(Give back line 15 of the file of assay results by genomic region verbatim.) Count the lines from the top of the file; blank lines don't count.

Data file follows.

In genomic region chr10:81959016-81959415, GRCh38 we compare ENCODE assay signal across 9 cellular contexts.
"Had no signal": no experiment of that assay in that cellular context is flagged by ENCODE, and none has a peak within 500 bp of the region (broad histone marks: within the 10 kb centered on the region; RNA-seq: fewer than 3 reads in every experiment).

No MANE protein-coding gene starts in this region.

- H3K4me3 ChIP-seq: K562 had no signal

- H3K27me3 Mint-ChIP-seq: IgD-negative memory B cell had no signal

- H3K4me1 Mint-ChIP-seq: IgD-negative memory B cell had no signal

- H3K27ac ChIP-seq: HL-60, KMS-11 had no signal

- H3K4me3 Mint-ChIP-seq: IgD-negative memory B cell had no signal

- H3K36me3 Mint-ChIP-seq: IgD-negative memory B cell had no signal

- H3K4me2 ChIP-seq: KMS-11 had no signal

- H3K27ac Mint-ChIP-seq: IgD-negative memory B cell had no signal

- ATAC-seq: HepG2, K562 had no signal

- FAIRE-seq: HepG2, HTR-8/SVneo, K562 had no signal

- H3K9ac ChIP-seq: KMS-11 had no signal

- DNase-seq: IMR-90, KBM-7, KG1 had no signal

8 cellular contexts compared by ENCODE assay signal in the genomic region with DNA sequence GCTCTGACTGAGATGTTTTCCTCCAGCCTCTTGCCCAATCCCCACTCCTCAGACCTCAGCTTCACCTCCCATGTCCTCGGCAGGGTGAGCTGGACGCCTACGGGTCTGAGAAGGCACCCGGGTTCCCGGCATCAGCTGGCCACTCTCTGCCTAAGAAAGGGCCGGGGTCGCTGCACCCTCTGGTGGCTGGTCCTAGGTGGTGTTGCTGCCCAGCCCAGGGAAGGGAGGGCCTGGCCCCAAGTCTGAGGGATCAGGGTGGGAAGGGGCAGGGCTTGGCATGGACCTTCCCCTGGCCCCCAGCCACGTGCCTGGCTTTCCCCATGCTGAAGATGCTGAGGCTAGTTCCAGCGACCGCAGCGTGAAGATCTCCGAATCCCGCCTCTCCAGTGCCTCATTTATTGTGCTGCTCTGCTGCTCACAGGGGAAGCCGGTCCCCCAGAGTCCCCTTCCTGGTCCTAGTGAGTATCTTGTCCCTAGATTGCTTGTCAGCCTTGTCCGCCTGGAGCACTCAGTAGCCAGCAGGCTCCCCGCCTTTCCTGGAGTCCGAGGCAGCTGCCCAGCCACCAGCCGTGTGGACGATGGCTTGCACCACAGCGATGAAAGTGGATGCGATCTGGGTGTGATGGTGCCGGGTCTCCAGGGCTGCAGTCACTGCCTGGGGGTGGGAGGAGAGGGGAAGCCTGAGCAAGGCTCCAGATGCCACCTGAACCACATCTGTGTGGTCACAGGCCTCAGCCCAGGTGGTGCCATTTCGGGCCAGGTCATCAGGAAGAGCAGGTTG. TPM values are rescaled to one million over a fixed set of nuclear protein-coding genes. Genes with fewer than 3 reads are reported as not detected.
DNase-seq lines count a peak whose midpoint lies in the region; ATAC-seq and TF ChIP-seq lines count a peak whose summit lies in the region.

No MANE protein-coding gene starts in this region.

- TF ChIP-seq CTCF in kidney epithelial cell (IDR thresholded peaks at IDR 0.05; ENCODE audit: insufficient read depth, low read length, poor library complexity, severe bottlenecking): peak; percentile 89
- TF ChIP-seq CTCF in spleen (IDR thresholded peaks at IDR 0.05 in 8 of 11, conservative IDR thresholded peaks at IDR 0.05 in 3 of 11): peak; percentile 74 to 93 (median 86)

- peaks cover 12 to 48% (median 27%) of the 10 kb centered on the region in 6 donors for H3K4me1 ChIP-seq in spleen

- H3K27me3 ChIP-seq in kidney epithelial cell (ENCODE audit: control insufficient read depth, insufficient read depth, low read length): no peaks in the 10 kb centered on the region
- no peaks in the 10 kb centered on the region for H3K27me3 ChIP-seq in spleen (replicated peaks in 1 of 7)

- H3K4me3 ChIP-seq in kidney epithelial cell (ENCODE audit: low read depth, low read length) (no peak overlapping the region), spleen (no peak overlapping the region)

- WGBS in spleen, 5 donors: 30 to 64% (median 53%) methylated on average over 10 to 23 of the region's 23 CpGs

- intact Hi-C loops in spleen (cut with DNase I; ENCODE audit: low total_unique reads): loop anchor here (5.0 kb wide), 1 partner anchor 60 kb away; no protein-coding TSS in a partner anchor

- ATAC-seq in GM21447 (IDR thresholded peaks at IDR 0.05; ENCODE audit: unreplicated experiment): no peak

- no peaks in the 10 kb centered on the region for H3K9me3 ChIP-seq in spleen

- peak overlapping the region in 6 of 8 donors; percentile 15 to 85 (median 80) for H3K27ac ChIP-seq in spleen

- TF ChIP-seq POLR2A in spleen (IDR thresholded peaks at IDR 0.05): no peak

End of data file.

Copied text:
- DNase-seq: IMR-90, KBM-7, KG1 had no signal